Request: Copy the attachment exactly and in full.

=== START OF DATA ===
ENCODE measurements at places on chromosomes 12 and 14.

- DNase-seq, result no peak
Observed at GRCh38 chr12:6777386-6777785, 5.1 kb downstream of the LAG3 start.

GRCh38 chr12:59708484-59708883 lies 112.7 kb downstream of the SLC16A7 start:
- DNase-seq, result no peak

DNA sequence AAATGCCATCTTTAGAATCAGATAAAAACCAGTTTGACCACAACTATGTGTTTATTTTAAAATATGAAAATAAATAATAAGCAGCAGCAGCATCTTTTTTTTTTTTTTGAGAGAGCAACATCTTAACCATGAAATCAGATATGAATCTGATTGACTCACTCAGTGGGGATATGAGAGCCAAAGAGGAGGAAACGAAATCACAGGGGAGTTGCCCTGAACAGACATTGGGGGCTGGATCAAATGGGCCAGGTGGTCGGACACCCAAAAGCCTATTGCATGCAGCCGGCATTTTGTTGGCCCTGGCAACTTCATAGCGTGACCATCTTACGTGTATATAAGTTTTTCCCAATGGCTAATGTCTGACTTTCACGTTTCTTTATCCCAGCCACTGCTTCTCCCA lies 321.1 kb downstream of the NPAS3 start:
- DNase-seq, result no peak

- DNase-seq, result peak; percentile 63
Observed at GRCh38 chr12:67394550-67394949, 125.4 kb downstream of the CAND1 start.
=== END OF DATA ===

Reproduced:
ENCODE measurements at places on chromosomes 12 and 14.

- DNase-seq, result no peak
Observed at GRCh38 chr12:6777386-6777785, 5.1 kb downstream of the LAG3 start.

GRCh38 chr12:59708484-59708883 lies 112.7 kb downstream of the SLC16A7 start:
- DNase-seq, result no peak

DNA sequence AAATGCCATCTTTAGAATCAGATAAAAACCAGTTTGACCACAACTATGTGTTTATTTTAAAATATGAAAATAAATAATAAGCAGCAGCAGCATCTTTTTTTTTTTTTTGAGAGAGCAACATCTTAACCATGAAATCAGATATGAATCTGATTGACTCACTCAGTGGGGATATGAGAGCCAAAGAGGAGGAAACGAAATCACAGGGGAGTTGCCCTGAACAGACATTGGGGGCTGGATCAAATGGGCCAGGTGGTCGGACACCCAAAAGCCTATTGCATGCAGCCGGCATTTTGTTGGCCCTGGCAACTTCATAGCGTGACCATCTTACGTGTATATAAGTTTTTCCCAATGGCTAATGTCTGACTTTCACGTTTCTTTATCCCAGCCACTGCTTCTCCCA lies 321.1 kb downstream of the NPAS3 start:
- DNase-seq, result no peak

- DNase-seq, result peak; percentile 63
Observed at GRCh38 chr12:67394550-67394949, 125.4 kb downstream of the CAND1 start.